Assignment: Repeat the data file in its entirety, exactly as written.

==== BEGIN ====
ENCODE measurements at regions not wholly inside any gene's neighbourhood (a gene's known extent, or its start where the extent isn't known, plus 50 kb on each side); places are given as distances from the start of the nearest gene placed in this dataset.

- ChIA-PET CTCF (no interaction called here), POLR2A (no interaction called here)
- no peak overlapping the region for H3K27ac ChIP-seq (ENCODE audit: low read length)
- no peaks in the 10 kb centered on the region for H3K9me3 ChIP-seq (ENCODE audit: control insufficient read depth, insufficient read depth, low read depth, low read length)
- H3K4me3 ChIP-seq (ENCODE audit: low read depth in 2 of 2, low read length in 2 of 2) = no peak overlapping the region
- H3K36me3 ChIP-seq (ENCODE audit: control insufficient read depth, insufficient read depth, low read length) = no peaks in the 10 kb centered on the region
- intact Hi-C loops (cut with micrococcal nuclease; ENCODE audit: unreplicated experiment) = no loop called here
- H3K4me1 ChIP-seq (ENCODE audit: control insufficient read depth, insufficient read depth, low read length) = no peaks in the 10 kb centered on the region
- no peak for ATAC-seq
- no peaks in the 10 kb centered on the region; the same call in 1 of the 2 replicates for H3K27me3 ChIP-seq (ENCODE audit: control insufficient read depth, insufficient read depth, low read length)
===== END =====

ENCODE measurements at regions not wholly inside any gene's neighbourhood (a gene's known extent, or its start where the extent isn't known, plus 50 kb on each side); places are given as distances from the start of the nearest gene placed in this dataset.

- ChIA-PET CTCF (no interaction called here), POLR2A (no interaction called here)
- no peak overlapping the region for H3K27ac ChIP-seq (ENCODE audit: low read length)
- no peaks in the 10 kb centered on the region for H3K9me3 ChIP-seq (ENCODE audit: control insufficient read depth, insufficient read depth, low read depth, low read length)
- H3K4me3 ChIP-seq (ENCODE audit: low read depth in 2 of 2, low read length in 2 of 2) = no peak overlapping the region
- H3K36me3 ChIP-seq (ENCODE audit: control insufficient read depth, insufficient read depth, low read length) = no peaks in the 10 kb centered on the region
- intact Hi-C loops (cut with micrococcal nuclease; ENCODE audit: unreplicated experiment) = no loop called here
- H3K4me1 ChIP-seq (ENCODE audit: control insufficient read depth, insufficient read depth, low read length) = no peaks in the 10 kb centered on the region
- no peak for ATAC-seq
- no peaks in the 10 kb centered on the region; the same call in 1 of the 2 replicates for H3K27me3 ChIP-seq (ENCODE audit: control insufficient read depth, insufficient read depth, low read length)